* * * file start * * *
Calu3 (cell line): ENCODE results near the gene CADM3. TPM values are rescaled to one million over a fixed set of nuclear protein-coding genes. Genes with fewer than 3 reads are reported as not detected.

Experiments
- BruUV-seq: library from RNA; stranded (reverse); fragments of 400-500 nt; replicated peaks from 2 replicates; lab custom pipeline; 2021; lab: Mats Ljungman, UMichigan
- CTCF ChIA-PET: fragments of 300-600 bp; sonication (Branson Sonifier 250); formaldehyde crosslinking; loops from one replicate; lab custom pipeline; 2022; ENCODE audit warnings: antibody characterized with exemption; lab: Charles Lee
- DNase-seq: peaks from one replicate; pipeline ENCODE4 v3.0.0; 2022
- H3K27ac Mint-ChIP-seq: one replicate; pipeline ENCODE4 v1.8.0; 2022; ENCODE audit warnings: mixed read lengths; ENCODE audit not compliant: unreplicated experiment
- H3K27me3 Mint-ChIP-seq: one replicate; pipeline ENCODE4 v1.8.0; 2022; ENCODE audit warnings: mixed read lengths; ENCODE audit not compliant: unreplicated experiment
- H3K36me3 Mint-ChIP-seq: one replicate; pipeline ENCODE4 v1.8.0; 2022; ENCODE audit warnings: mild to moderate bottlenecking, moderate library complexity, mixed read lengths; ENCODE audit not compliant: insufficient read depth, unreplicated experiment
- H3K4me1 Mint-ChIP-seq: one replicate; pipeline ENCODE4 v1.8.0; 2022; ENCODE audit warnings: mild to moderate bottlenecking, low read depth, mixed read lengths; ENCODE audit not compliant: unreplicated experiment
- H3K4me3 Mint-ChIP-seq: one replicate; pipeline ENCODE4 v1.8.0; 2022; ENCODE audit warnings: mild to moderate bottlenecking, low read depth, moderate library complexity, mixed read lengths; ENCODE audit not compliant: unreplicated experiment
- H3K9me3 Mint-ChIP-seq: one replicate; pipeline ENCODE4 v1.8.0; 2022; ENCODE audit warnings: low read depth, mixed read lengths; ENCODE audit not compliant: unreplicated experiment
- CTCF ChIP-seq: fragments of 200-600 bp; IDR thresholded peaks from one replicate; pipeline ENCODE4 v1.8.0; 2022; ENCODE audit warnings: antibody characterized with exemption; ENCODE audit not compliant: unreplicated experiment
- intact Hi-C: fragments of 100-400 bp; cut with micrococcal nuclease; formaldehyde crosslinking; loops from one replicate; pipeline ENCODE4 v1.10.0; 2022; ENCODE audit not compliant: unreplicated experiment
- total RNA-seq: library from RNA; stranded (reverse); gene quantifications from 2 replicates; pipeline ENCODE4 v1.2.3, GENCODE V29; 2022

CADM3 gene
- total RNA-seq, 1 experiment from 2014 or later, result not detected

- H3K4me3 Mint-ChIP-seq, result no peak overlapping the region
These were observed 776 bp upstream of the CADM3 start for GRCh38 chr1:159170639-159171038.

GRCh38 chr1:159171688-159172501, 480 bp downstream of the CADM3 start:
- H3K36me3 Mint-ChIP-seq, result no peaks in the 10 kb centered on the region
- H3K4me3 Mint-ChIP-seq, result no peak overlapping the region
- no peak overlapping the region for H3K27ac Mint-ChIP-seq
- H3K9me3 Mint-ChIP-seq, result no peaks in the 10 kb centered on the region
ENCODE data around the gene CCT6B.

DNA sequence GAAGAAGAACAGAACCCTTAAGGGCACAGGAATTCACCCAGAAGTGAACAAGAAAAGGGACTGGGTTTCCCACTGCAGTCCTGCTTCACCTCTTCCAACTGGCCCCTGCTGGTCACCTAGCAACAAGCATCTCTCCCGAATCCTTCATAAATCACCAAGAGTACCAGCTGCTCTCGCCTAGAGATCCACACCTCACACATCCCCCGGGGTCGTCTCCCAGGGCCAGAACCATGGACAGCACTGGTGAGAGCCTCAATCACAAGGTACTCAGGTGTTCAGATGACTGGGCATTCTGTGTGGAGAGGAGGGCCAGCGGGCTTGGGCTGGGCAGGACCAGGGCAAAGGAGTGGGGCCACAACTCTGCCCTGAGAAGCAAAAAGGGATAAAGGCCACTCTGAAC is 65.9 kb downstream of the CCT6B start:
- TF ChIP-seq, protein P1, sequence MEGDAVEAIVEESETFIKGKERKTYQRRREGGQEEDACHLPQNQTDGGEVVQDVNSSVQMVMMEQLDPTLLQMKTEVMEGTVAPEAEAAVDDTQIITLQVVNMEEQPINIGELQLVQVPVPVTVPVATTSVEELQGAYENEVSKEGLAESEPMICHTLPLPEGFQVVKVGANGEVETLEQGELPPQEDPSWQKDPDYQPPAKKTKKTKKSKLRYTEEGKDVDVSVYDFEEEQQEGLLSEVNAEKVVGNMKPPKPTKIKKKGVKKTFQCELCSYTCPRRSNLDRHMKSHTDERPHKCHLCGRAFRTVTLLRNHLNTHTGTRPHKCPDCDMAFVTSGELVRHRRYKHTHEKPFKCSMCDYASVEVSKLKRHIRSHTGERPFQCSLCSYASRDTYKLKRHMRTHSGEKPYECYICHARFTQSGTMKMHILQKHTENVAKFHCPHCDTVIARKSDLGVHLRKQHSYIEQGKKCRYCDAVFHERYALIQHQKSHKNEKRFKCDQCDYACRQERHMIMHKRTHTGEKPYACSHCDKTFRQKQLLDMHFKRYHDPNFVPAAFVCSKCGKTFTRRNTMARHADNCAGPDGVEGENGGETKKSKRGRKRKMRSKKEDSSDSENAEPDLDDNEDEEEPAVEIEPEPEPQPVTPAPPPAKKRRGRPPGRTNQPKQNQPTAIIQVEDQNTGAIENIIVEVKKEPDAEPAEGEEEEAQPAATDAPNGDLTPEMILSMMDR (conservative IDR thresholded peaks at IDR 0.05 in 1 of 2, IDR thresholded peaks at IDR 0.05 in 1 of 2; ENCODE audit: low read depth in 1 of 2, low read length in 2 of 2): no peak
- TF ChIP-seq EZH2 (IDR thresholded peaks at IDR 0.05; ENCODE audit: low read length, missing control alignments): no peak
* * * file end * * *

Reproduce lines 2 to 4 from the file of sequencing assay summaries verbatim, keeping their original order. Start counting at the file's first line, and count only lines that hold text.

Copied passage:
Experiments
- BruUV-seq: library from RNA; stranded (reverse); fragments of 400-500 nt; replicated peaks from 2 replicates; lab custom pipeline; 2021; lab: Mats Ljungman, UMichigan
- CTCF ChIA-PET: fragments of 300-600 bp; sonication (Branson Sonifier 250); formaldehyde crosslinking; loops from one replicate; lab custom pipeline; 2022; ENCODE audit warnings: antibody characterized with exemption; lab: Charles Lee